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Observed Speciation

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This is a resource page for anyone who engages anti-evolutionists. It is a list I have compiled from the literature of observed speciation, both in the lab and in the wild. It is not by any means complete. There are hundreds more references out there:

 

General

1. M Nei and J Zhang, Evolution: molecular origin of species. Science 282: 1428-1429, Nov. 20, 1998. Primary article is: CT Ting, SC Tsaur, ML We, and CE Wu, A rapidly evolving homeobox at the site of a hybrid sterility gene. Science 282: 1501-1504, Nov. 20, 1998. As the title implies, has found the genes that actually change during reproductive isolation.

2. M Turelli, The causes of Haldane's rule. Science 282: 889-891, Oct.30, 1998. Haldane's rule describes a phase every population goes thru during speciation: production of inviable and sterile hybrids. Haldane's rule states "When in the F1 [first generation] offspring of two different animal races one sex is absent, rare, or sterile, that sex is the heterozygous [heterogemetic; XY, XO, or ZW] sex."Two leading explanations are fast-male and dominance. Both get supported. X-linked incompatibilities would affect heterozygous gender more because only one gene."

3. Barton, N. H., J. S. Jones and J. Mallet. 1988. No barriers to speciation. Nature. 336:13-14.

4. Baum, D. 1992. Phylogenetic species concepts. Trends in Ecology and Evolution. 7:1-3.

5. Rice, W. R. 1985. Disruptive selection on habitat preference and the evolution of reproductive isolation: an exploratory experiment. Evolution. 39:645-646.

6. Ringo, J., D. Wood, R. Rockwell, and H. Dowse. 1989. An experiment testing two hypotheses of speciation. The American Naturalist. 126:642-661.

7. Schluter, D. and L. M. Nagel. 1995. Parallel speciation by natural selection. American Naturalist. 146:292-301.

8. Callaghan, C. A. 1987. Instances of observed speciation. The American Biology Teacher. 49:3436.

9. Cracraft, J. 1989. Speciation and its ontology: the empirical consequences of alternative species concepts for understanding patterns and processes of differentiation. In Otte, E. and J. A. Endler [eds.] Speciation and its consequences. Sinauer Associates, Sunderland, MA. pp. 28-59.

 

Chromosome numbers in various species

http://www.kean.edu/~breid/chrom2.htm

 

Speciation in Insects

1. G Kilias, SN Alahiotis, and M Pelecanos. A multifactorial genetic investigation of speciation theory using drosophila melanogaster Evolution 34:730-737, 1980. Got new species of fruit flies in the lab after 5 years on different diets and temperatures. Also confirmation of natural selection in the process. Lots of references to other studies that saw speciation.

2. JM Thoday, Disruptive selection. Proc. Royal Soc. London B. 182: 109-143, 1972.

Lots of references in this one to other speciation.

3. KF Koopman, Natural selection for reproductive isolation between Drosophila pseudobscura and Drosophila persimilis. Evolution 4: 135-148, 1950. Using artificial mixed poulations of D. pseudoobscura and D. persimilis, it has been possible to show,over a period of several generations, a very rapid increase in the amount of reproductive isolation between the species as a result of natural selection.

4. LE Hurd and RM Eisenberg, Divergent selection for geotactic response and evolution of reproductive isolation in sympatric and allopatric populations of houseflies. American Naturalist 109: 353-358, 1975.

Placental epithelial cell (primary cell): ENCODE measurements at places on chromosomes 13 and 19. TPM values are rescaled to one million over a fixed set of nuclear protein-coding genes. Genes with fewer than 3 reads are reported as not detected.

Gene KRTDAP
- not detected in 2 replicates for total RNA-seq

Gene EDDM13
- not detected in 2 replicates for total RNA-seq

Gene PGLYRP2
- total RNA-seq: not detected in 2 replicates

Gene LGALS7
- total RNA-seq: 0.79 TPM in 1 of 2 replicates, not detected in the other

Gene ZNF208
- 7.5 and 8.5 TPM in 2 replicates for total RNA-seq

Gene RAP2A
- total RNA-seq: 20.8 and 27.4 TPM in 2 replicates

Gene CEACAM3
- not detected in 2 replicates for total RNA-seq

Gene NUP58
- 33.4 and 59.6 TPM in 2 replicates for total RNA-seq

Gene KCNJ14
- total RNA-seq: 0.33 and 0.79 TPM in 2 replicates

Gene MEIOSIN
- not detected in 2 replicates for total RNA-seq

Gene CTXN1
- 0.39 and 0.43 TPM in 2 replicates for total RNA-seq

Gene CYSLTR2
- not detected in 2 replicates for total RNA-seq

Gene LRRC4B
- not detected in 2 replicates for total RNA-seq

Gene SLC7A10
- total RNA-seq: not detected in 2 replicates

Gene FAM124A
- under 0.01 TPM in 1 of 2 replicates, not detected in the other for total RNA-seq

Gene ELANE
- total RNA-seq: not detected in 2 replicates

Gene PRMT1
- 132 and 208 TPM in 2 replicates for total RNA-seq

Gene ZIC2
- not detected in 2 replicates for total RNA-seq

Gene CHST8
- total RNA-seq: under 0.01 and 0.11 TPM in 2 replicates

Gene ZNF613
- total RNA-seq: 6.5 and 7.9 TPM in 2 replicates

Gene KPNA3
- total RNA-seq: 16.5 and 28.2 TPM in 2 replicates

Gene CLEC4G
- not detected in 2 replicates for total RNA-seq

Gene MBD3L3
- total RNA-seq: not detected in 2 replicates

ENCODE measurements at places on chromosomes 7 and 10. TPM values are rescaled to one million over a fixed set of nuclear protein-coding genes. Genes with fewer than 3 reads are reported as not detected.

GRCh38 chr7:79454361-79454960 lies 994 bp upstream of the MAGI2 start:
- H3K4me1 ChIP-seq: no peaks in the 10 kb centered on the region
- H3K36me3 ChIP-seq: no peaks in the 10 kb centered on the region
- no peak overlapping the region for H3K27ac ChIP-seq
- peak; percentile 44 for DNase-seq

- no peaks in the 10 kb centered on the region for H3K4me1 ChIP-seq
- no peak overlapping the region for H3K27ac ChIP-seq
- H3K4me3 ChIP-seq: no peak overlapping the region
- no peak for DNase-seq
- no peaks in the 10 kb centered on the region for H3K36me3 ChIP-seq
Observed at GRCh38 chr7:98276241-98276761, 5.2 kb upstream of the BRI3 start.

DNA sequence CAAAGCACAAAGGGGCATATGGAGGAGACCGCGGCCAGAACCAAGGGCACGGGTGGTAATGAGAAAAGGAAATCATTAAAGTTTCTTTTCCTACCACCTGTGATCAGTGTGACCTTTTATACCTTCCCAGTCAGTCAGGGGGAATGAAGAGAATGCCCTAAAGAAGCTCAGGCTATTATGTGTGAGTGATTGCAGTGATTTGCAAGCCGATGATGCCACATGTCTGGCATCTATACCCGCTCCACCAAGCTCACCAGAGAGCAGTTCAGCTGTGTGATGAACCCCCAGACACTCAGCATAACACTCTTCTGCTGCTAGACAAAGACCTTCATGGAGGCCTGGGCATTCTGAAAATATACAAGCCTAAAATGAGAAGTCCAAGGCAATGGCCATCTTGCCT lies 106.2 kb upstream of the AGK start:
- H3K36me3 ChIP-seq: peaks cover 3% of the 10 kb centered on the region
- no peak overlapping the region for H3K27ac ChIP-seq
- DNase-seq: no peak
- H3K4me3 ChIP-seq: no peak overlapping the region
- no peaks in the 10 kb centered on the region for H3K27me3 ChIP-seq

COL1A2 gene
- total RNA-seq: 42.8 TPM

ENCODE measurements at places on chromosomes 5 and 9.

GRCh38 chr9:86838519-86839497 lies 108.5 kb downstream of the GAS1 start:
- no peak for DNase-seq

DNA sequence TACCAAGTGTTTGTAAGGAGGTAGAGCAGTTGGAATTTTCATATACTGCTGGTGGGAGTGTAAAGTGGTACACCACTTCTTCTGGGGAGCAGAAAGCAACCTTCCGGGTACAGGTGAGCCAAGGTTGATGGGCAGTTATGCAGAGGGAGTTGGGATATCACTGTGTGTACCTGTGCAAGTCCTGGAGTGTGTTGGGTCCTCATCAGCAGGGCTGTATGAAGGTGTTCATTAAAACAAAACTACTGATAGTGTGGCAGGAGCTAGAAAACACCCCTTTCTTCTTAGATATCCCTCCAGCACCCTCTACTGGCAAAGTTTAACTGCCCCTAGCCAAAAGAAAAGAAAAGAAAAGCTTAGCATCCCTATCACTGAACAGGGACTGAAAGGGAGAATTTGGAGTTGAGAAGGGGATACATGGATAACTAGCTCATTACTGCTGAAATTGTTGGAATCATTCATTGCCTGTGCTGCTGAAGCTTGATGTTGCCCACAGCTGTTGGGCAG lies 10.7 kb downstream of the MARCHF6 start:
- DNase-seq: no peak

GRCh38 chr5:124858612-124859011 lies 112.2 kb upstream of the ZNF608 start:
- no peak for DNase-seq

5. Coyne, Jerry A. Orr, H. Allen. Patterns of speciation in Drosophila. Evolution. V43. P362(20) March, 1989.

6. Dobzhansky and Pavlovsky, 1957 An incipient species of Drosophila, Nature 23: 289- 292.

7. Ahearn, J. N. 1980. Evolution of behavioral reproductive isolation in a laboratory stock of Drosophila silvestris. Experientia. 36:63-64.

8. 10. Breeuwer, J. A. J. and J. H. Werren. 1990. Microorganisms associated with chromosome destruction and reproductive isolation between two insect species. Nature. 346:558-560.

9. Powell, J. R. 1978. The founder-flush speciation theory: an experimental approach. Evolution. 32:465-474.

10. Dodd, D. M. B. and J. R. Powell. 1985. Founder-flush speciation: an update of experimental results with Drosophila. Evolution 39:1388-1392. 37. Dobzhansky, T. 1951. Genetics and the origin of species (3rd edition). Columbia University Press, New York.

11. Dobzhansky, T. and O. Pavlovsky. 1971. Experimentally created incipient species of Drosophila. Nature. 230:289-292.

12. Dobzhansky, T. 1972. Species of Drosophila: new excitement in an old field. Science. 177:664-669.

13. Dodd, D. M. B. 1989. Reproductive isolation as a consequence of adaptive divergence in Drosophila melanogaster. Evolution 43:1308-1311.

14. de Oliveira, A. K. and A. R. Cordeiro. 1980. Adaptation of Drosophila willistoni experimental populations to extreme pH medium. II. Development of incipient reproductive isolation. Heredity. 44:123-130.15. 29. Rice, W. R. and G. W. Salt. 1988. Speciation via disruptive selection on habitat preference: experimental evidence. The American Naturalist. 131:911-917.

30. Rice, W. R. and G. W. Salt. 1990. The evolution of reproductive isolation as a correlated character under sympatric conditions: experimental evidence. Evolution. 44:1140-1152.

31. del Solar, E. 1966. Sexual isolation caused by selection for positive and negative phototaxis and geotaxis in Drosophila pseudoobscura. Proceedings of the National Academy of Sciences (US). 56:484-487.

32. Weinberg, J. R., V. R. Starczak and P. Jora. 1992. Evidence for rapid speciation following a founder event in the laboratory. Evolution. 46:1214-1220.